As mentioned in Dave’s blog of Nov 22nd, our whole department got to play with hammers, chisels and other air-scribes while on the engine this week. The feeling that conservation is somehow (or sometimes?) close to mining was strongly emphasized by having on average of eight people confined in a tank, hammering from 9am to 5pm. The analogy stops there though: we’re not underground AND, in front of our wide-open eyes (behind our dirty protection glasses), the Monitor’s engine takes shape and becomes alive!
Approximately 2 tons of concretion was removed from the beast, i.e. about 500 lb/person removed in 4 days (who needs to go the YMCA?).
So below is how it looked Monday morning and under that is how it looks today:
The conservation state of the metal is heterogeneous. Copper alloys elements are of course in great condition but iron alloys are soft, flaky, sometimes totally gone and their original shapes were only kept as voids in the concretions (this is the case of the dogbone in wrought iron for example). The reversing gear mechanism is getting cleaner but suffered a lot of preferential corrosion since it is a mix of copper and iron alloys. The cast iron steam chests have gorgeous surfaces but great care must be taken when working around it because corrosion has resulted in graphitization of the superficial layers making it soft.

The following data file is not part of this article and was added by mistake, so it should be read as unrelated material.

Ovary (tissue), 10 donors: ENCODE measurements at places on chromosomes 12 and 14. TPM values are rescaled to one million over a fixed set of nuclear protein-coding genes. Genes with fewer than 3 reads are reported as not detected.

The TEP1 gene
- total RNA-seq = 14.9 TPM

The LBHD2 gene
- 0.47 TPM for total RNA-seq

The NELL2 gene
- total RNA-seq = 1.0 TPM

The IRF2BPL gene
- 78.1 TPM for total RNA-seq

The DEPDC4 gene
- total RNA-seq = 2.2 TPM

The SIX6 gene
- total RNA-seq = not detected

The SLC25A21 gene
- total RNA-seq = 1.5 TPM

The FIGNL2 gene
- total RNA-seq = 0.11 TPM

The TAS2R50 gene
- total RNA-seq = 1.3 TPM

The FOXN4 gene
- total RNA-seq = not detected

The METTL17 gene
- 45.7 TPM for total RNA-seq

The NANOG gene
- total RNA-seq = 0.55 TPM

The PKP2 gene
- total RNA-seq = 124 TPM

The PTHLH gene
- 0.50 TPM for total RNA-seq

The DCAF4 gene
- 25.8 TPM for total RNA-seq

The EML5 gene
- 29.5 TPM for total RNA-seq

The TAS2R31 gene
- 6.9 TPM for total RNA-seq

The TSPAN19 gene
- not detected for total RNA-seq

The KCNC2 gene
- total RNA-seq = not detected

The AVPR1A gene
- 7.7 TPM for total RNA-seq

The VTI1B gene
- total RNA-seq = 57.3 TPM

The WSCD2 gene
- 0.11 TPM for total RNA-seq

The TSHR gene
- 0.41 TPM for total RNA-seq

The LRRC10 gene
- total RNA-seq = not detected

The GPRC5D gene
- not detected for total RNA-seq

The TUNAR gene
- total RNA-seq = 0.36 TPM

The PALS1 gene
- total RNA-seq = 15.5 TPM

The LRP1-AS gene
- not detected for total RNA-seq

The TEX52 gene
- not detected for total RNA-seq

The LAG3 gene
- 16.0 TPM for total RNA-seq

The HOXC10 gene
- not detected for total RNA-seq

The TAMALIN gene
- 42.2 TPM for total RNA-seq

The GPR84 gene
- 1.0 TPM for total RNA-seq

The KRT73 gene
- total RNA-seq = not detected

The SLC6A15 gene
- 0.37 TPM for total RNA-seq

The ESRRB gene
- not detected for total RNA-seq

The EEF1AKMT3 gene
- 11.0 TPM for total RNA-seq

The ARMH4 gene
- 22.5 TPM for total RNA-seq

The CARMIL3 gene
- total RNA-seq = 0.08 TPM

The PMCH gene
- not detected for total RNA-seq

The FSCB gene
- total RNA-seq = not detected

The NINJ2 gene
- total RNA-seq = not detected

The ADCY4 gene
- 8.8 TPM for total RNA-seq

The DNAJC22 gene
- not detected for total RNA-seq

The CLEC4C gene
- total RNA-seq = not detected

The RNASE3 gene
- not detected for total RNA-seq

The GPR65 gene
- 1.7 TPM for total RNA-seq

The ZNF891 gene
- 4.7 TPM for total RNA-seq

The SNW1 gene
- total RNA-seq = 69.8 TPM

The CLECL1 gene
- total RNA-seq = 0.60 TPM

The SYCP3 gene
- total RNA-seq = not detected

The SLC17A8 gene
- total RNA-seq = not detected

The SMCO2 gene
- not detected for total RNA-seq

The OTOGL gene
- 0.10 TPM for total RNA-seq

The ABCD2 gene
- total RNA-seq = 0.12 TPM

Conservators accessed the interior of the port side of the engine cylinder and solution coming out of it was sampled for chloride analysis. While some of the sample was unavoidably mixed with city water, the chloride level reached 118 parts-per-million. This is very high considering our city water chloride levels vary from 15-22 parts-per-million.
Other neat small finds were a tiny wood board (beautifully preserved), turtle bones, a rivet, and a tool made of wrought iron with a wood handle (either a file or a wrench).
“Hammer fest” continues next week so stay tuned and don’t hesitate to make comments or ask questions – we’ll be happy to answer them!
Have a wonderful winter weekend!